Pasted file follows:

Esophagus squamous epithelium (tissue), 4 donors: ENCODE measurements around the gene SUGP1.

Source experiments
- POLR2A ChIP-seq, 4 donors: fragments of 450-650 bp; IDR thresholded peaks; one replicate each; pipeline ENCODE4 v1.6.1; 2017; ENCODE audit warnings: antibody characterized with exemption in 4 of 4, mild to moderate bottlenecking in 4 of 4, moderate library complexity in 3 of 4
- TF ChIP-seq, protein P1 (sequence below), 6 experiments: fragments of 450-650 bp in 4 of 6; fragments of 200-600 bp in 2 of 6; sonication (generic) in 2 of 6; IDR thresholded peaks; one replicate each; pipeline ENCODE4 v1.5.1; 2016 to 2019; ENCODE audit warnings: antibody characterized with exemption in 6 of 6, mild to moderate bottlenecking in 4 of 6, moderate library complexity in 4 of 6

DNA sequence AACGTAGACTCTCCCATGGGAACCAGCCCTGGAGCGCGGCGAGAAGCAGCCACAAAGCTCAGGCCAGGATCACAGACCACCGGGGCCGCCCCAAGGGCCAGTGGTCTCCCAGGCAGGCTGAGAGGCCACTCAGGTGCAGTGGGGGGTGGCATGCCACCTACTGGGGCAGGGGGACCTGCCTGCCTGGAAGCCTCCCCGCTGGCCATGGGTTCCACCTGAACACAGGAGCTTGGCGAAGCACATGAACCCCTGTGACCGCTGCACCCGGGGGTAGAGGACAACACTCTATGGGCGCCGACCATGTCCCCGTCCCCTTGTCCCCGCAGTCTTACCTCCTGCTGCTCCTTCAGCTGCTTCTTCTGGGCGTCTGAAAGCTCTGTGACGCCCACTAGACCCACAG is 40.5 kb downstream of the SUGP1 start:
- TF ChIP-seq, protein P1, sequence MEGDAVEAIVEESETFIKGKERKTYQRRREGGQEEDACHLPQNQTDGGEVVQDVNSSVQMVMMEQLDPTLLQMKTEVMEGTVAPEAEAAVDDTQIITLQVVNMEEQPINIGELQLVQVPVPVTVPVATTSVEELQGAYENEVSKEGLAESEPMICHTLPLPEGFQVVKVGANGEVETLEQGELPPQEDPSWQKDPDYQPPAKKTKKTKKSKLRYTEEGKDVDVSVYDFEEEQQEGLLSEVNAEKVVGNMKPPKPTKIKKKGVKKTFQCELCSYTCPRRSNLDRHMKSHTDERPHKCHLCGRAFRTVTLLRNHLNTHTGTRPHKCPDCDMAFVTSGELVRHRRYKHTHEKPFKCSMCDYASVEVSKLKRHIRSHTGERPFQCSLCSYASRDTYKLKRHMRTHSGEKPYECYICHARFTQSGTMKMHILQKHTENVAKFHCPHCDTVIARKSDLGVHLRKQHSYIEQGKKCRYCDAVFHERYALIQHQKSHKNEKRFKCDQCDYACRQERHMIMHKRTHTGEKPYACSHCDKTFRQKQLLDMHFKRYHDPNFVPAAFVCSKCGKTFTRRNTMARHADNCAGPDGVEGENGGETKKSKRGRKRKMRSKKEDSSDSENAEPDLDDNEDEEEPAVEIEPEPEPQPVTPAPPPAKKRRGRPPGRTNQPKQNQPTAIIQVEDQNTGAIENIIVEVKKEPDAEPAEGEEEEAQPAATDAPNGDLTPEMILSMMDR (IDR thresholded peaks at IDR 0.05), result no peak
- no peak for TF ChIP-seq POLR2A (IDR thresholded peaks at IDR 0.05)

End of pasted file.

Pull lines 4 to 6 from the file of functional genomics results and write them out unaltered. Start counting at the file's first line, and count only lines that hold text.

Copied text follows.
- TF ChIP-seq, protein P1 (sequence below), 6 experiments: fragments of 450-650 bp in 4 of 6; fragments of 200-600 bp in 2 of 6; sonication (generic) in 2 of 6; IDR thresholded peaks; one replicate each; pipeline ENCODE4 v1.5.1; 2016 to 2019; ENCODE audit warnings: antibody characterized with exemption in 6 of 6, mild to moderate bottlenecking in 4 of 6, moderate library complexity in 4 of 6

DNA sequence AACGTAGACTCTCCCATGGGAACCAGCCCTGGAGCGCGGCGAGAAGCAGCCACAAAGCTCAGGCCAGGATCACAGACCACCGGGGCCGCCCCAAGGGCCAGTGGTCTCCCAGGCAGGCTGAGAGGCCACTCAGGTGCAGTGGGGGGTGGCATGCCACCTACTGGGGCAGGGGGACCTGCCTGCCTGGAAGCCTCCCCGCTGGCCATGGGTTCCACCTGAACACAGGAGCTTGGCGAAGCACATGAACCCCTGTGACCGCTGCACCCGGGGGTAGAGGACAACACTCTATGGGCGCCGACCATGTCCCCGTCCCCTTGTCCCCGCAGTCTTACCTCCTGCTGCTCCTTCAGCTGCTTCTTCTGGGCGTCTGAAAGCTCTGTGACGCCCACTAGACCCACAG is 40.5 kb downstream of the SUGP1 start:
- TF ChIP-seq, protein P1, sequence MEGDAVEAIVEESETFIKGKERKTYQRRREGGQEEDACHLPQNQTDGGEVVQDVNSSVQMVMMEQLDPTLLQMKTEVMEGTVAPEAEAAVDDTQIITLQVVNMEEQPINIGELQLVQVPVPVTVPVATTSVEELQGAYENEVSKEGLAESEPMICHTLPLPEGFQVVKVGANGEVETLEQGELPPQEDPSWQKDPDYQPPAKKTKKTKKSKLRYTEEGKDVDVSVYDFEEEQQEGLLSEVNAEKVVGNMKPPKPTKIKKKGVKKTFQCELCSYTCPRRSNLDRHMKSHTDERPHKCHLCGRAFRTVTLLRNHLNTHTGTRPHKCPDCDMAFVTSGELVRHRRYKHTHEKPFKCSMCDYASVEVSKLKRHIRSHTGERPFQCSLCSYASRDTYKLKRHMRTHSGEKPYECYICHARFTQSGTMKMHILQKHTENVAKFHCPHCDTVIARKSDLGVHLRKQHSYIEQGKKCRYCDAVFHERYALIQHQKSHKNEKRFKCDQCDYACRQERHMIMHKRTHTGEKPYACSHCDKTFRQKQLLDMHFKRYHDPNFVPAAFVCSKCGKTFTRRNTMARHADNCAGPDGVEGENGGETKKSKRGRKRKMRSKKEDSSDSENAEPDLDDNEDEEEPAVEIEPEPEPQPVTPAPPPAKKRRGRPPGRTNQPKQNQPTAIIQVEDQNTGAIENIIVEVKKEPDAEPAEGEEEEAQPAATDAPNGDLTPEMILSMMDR (IDR thresholded peaks at IDR 0.05), result no peak